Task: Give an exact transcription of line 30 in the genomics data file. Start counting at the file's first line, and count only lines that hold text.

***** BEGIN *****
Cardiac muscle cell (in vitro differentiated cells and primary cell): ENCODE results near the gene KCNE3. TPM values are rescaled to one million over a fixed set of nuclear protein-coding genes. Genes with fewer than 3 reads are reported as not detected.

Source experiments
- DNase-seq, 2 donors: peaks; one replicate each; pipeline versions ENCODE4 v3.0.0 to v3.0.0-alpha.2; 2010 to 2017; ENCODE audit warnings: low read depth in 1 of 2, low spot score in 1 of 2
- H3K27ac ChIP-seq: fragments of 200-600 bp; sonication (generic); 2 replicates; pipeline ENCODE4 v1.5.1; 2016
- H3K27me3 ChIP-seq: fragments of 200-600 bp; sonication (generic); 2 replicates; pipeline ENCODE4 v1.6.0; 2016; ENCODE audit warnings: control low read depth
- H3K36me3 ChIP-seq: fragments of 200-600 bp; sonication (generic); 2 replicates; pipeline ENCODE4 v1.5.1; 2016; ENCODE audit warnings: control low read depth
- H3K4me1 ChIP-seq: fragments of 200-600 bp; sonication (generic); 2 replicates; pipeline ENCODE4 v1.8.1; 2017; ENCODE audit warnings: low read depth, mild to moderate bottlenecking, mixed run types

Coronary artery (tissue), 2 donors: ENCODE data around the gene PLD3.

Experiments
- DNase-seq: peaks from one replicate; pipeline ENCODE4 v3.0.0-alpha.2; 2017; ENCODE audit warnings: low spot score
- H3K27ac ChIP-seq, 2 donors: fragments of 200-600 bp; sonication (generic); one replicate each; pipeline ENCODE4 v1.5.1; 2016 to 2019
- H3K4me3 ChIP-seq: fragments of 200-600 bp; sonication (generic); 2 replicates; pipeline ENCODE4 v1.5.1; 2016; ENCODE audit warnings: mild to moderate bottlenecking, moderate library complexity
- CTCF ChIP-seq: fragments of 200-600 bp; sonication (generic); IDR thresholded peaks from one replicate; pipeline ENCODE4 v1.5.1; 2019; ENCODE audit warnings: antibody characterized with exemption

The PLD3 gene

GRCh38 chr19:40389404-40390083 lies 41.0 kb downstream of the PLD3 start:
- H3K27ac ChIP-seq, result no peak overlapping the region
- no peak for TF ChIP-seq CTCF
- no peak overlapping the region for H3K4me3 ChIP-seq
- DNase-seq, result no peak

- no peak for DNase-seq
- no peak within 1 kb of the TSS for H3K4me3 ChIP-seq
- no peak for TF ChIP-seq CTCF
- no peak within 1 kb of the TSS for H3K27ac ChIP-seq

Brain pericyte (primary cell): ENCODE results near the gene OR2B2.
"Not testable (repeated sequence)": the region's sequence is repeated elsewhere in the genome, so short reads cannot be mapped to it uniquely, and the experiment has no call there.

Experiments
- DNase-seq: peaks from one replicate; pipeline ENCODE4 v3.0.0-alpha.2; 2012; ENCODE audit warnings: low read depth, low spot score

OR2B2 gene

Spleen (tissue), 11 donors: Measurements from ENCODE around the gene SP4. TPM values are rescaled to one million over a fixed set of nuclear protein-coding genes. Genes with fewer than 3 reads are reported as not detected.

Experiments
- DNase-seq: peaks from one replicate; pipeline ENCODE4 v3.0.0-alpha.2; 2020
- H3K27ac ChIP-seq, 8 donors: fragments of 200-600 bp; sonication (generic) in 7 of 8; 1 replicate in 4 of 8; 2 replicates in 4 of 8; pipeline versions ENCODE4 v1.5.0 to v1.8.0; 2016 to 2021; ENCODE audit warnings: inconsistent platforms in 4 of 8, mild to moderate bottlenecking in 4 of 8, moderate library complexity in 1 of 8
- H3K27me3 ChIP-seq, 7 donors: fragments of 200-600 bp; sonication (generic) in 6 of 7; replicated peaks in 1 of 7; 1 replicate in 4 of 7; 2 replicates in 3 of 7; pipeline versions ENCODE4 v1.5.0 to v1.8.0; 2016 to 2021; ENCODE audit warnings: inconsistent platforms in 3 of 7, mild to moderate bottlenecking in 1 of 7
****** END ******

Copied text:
Experiments